The good guys rarely win in the end without serious complications and this is true for top U.S. scientist and good guy Jospeh Markham (Richard Ryan) in Richard Ryan’s Art of Deception. He’s about to complete work on an important project with global ramifications. Unfortunately, his boss, Craig Stern (Craig Bruenell) has been secretly working with the C.I.A. to develop a deadly virus under the direction of Agent Crowley (Nicholas Talone). Once the project is done, it begins a path toward world domination and Markham doesn’t know a thing.
“he’s been working on a project that can’t afford to have witnesses, when the virus is unleashed.“
Meanwhile at home, Joseph makes big promises to his wife, Valentina (Jackie Nova), about a quieter life in luxury and permanent retirement once he’s done. Unbeknownst to Joseph, he’s been working on a project that can’t afford to have witnesses, when the virus is unleashed. The next day at work, the C.I.A. sends a few agents over to kill Jospeh and his wife, just like they did to Joseph’s partner.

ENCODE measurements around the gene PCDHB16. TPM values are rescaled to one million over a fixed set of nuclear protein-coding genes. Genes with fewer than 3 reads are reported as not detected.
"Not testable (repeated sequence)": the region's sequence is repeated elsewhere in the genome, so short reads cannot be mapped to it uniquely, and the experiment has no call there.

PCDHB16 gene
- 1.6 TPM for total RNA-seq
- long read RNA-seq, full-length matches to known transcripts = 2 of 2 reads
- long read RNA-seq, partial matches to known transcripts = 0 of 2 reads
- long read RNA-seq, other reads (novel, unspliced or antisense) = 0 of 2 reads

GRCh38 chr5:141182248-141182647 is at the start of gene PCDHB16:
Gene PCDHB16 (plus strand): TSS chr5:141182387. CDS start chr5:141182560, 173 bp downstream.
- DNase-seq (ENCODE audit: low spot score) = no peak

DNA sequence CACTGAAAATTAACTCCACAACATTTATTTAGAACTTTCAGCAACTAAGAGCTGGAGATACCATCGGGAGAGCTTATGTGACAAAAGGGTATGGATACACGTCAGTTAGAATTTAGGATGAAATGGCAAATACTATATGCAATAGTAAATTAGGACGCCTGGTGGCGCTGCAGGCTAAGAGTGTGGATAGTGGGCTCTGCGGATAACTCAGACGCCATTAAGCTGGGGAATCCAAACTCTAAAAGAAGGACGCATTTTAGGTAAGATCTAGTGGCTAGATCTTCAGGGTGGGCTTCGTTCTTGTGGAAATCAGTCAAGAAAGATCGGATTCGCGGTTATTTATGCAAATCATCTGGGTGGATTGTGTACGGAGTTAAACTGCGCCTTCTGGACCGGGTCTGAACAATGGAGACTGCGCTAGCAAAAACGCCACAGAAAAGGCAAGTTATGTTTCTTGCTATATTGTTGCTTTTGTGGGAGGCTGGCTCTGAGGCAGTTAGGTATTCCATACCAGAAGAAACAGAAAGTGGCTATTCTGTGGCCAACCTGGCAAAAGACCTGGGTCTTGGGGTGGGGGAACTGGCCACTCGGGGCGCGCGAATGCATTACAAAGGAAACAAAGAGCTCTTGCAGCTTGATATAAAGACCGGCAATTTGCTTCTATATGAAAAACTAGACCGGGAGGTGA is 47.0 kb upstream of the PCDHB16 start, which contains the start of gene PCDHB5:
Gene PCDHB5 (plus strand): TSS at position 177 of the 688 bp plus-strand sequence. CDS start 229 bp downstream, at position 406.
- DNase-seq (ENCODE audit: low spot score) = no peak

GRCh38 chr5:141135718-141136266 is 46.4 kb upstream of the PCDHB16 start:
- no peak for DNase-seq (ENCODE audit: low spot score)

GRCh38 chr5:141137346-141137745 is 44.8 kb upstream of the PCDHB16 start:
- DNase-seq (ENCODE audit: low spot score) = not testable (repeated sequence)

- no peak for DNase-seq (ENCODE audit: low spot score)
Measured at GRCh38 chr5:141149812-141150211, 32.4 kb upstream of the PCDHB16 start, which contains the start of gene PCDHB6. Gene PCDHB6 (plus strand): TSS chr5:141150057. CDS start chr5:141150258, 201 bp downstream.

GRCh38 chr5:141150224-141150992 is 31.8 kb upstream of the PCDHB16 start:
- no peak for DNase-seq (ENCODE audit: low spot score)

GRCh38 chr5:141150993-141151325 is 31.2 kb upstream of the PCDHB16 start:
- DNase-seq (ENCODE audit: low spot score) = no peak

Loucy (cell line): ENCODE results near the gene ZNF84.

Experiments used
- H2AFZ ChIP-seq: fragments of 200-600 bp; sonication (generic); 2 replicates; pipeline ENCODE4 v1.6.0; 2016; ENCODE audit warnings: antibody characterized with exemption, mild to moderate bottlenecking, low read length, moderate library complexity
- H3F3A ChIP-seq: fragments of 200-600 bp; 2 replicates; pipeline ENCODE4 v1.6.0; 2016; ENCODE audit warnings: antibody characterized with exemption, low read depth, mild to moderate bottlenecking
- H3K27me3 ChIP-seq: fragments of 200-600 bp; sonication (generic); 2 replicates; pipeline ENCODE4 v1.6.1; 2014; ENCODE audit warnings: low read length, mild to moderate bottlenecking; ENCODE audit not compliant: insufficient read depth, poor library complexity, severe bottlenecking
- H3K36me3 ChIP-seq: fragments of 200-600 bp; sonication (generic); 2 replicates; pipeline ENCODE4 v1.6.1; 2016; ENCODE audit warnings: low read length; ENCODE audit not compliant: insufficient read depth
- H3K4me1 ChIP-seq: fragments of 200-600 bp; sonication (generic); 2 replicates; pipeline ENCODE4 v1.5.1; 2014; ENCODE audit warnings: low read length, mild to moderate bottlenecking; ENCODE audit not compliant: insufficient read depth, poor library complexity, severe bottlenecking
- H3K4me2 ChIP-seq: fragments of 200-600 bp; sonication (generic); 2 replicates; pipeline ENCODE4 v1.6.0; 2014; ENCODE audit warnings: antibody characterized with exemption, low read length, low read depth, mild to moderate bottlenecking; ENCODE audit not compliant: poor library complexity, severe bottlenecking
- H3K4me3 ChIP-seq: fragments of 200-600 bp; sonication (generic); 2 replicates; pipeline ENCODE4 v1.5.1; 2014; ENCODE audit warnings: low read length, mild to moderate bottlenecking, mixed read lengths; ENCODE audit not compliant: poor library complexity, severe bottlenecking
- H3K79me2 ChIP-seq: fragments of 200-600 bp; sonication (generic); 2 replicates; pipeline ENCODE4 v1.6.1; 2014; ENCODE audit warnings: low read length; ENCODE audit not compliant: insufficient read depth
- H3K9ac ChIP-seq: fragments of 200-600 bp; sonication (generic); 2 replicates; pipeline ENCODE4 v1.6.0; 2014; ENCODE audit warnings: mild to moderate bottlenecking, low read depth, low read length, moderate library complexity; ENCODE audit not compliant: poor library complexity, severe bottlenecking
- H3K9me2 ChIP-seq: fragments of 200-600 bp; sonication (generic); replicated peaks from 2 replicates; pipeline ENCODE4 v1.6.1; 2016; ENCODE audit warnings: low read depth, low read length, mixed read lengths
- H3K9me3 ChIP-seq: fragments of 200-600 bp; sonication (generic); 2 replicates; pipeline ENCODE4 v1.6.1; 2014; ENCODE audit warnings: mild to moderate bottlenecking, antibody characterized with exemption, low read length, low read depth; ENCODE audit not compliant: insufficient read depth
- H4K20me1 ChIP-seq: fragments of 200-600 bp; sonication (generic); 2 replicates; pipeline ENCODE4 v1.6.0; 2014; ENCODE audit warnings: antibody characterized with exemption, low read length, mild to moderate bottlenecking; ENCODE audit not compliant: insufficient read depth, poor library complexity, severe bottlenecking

Unbeknownst to the C.I.A., though, Joseph…and Valentina possess a special set of skills and the assassination attempt goes awry as Joseph escapes. Unfortunately, Valentina is not so lucky. Now Joseph’s mission is simple as he has to rescue his wife and save the world by the end of the day.
I (and Film Threat) love indie filmmakers, especially those who choose to tackles stories and genres traditionally associated with big budgets. I also love the fact that the film’s leads Richard Ryan and Jackie Nova are the ones calling the shots as the writer/producer and with Ryan behind the camera. They had an idea to make a movie and did it. The two are tackling the big-budget challenge of creating an action/conspiracy thriller. This means that Art of Deception scores a few extra points for making a film without spending millions of dollars in production or on high-priced special effects. If there’s a will, there’s a way.